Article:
U.S. Macroeconomic Indicators & the Cotton Supply Chain
Many financial markets experienced volatility in recent weeks. The list of contributing causes is not short. It includes record COVID cases brought by the Omicron variant, high inflation, concerns about central bank actions to tame inflation, and geopolitical developments. It is hoped that the Omicron-driven surge in COVID cases has already peaked, but its effects have already been considerable. Daily case rates climbed to as many as 800,000 diagnoses per day. This is more than three times higher than the previous record set one year ago.
Although job growth is robust, the impacts of the surge have been felt on the economy. From data collected over the two weeks ending January 10th (before the peak in daily cases), the U.S. Census Bureau estimates that 8.8 million workers could not report to work within the four previous weeks because either the respondent or someone in their family had COVID. Another 3.2 million indicated they missed work either because of concern about spreading or catching the virus. For perspective, the U.S. working population is 162 million. This means that about one in thirteen U.S. workers missed at least one day due to COVID in late December or early January. Nationally, cases formed a peak on January 15th. More recently, cases have fallen but remain above the old record.
Despite COVID and other economic challenges, there is also a list of economic strengths. The U.S. labor market has mostly recovered from the unprecedented shock brought by the onset of COVID. The current unemployment rate (4.0% in January) is nearly even with the historically low figure before the virus (3.5% in February 2020). Wages have been growing faster than at any point in the decade preceding the pandemic. Higher-income can support further gains in consumer spending. Savings and wealth swelled over the past couple of years and can lend further support to spending.
These positives helped propel U.S. economic growth last quarter. In Q4 2021, U.S. GDP is estimated to have grown at a 6.9% annualized rate, representing the strongest growth since the immediate aftermath of COVID in Q3 2020. In other quarters of 2021, growth was 6.3% in Q1, 6.7% in Q2, and 2.3% in Q3. On an annual basis, the U.S. economy grew 5.7% in 2021. This is the strongest annual growth since 1984. In 2019, the U.S. economy grew 2.3%. In 2020, it contracted -3.4%.
In 2022, the U.S. economy faces headwinds from COVID, inflation, and rising interest rates. Nonetheless, growth is expected to remain strong. The International Monetary Fund (IMF) recently released forecasts for 2022 and beyond. Those projections suggest 4.0% annual growth in the U.S. economy in 2022 and 2.6% growth in 2023. IMF projections for global GDP suggest 4.4% growth in 2022 and 3.8% in 2023. For context, the IMF estimates the global economy grew 2.8% in 2019, contracted -3.1% in 2020, and surged 5.9% in 2021.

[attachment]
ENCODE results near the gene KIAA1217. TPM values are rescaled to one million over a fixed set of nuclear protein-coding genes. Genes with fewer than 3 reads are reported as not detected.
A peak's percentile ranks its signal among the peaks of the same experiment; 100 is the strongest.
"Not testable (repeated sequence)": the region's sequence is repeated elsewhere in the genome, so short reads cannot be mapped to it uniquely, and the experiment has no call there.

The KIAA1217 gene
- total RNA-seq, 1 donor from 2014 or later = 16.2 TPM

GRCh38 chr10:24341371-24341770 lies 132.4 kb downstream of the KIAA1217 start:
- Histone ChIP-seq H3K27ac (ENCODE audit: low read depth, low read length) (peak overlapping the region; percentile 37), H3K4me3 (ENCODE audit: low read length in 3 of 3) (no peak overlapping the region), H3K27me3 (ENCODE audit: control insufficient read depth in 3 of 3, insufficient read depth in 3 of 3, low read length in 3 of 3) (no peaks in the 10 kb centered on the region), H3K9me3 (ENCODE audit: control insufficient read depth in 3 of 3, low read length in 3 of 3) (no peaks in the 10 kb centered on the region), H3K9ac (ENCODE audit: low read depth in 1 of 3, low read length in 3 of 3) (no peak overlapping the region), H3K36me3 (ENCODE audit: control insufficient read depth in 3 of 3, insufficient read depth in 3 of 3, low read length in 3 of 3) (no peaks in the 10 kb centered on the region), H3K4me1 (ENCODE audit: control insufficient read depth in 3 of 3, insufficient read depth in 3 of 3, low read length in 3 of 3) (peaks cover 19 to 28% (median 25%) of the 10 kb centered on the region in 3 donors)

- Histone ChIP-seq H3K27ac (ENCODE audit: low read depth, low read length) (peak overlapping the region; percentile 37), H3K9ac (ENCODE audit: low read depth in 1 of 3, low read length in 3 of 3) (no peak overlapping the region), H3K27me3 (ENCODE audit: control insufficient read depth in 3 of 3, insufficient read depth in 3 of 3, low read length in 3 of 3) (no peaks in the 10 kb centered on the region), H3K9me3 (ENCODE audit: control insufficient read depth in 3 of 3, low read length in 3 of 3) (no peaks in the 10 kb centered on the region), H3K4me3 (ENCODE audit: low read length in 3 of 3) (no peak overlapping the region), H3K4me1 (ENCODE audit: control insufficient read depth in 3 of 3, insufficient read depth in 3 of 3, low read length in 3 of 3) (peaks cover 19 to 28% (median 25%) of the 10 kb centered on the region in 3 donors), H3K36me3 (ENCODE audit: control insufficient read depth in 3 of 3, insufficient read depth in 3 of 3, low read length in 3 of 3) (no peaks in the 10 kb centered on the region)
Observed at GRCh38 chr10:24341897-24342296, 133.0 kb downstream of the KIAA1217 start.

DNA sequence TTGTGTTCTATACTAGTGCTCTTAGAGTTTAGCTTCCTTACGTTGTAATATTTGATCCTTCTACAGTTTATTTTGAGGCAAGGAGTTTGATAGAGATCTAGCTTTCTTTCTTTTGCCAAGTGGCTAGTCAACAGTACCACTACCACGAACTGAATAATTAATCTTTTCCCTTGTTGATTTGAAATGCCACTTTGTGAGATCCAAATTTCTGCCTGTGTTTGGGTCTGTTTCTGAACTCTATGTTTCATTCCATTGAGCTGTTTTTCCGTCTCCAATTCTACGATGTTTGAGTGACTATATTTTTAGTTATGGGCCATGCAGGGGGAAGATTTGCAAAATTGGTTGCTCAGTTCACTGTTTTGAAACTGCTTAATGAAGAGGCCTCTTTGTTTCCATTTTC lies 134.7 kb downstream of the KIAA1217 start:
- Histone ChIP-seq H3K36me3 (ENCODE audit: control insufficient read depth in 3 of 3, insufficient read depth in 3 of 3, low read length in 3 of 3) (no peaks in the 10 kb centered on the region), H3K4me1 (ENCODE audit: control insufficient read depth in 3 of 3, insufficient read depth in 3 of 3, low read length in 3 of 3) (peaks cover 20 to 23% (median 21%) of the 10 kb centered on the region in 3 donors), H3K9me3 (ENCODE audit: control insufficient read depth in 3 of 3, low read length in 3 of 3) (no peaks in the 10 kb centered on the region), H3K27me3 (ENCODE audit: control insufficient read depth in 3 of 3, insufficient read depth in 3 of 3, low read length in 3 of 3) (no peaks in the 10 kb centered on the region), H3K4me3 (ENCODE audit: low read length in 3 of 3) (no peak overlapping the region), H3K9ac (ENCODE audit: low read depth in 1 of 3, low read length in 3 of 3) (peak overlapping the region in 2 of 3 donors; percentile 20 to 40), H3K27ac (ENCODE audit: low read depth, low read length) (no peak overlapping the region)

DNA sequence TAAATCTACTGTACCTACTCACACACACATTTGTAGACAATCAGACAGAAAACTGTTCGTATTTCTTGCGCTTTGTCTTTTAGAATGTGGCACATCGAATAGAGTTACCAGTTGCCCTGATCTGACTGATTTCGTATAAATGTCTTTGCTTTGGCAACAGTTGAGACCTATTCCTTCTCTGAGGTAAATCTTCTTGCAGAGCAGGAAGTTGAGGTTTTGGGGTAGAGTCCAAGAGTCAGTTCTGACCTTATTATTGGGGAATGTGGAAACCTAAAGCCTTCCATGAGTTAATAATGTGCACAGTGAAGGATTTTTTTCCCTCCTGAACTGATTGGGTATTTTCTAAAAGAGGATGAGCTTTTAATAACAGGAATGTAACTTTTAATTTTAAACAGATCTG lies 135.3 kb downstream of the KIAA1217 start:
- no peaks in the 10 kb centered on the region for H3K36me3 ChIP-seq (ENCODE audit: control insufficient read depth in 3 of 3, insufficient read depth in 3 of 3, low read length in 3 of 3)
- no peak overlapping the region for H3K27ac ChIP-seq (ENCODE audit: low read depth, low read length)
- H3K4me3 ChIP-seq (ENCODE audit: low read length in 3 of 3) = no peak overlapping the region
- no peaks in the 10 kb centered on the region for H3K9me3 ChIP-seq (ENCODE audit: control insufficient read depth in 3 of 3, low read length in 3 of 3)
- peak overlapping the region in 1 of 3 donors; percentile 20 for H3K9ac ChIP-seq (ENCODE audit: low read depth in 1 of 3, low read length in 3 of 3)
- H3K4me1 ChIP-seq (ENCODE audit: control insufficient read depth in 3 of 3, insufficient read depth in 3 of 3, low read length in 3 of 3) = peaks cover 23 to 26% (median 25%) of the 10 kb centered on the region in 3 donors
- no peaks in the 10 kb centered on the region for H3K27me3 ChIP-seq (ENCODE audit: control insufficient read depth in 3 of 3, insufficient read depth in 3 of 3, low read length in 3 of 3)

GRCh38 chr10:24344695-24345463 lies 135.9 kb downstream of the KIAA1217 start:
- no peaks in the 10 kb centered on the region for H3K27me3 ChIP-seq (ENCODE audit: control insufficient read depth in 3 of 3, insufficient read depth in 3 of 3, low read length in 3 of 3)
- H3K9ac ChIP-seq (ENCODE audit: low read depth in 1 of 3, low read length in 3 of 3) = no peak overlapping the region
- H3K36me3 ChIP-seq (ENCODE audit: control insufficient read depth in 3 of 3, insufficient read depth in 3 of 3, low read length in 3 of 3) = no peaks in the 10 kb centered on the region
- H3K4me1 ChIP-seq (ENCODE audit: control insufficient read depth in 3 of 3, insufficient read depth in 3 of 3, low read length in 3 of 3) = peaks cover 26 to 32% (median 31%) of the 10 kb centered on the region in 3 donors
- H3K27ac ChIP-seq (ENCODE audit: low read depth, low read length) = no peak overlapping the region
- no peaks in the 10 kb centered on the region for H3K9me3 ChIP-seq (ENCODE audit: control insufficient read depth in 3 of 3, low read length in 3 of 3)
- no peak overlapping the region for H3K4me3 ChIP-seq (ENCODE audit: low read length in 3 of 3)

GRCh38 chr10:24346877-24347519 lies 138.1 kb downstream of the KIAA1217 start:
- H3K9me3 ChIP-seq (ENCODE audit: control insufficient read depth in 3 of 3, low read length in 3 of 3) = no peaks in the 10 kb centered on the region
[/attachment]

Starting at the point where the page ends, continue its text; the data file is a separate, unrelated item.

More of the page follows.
In January, the U.S. economy was estimated to have added +467,000 jobs. A series of annual revisions were added to regular monthly updates. The previous figure for November increased by +398,000 to +647,000, and the previous figure for December rose by +311,000 to +510,000. The 12-month average for job gains is +541,000. Since COVID, there has been a net loss of -2.9 million workers.
The unemployment rate edged slightly higher (+0.1 points) to 4.0% but remains low by historical standards. Wages increased 5.8% year-over-year in January, which was the highest rate since incomes were boosted by direct payments in the spring of 2020.
Consumer Confidence & Spending
The Conference Board’s Index of Consumer Confidence decreased slightly in January, dropping 1.4 points to 113.8. Readings in recent months have been above the recent low set in September (109.8) and below the recent high set in June (128.9). Before than pandemic, values were near 130. The long-term average (since 1970) is near 93.5.
Overall consumer spending was slightly lower month-over-month in December (-0.1%). Year-over-year, overall spending was up 7.1%. Apparel spending was down -6.5% month-over-month in December but was 16.1% higher year-over-year. Year-over-year spending on apparel has progressed at a higher rate than overall spending every month since May 2020.
Consumer Price & Import Data
The CPI for apparel increased +1.8% month-over-month in December (latest available). Year-over-year, prices were 5.8% higher. Retail apparel prices have increased in nine of the past twelve months. However, aggregate clothing prices fell sharply with the onset of the pandemic (as much as -8.7% year-over-year in May 2020), and they did not surpass their pre-COVID level until last month.
In seasonally-adjusted terms, average monthly prices per square meter equivalent (SME) of cotton-dominant apparel were slightly higher month-over-month (+0.02%). Year-over-year, the average imports prices were 14.2% higher in December. Compared to pre-pandemic levels (February 2020), import costs were 2.2% higher. For the full 2021 calendar year, the volume of SMEs of cotton-dominant apparel imports increased 32.1% relative to 2020. Compared to 2019, cotton-dominant apparel imports were 10.0% higher.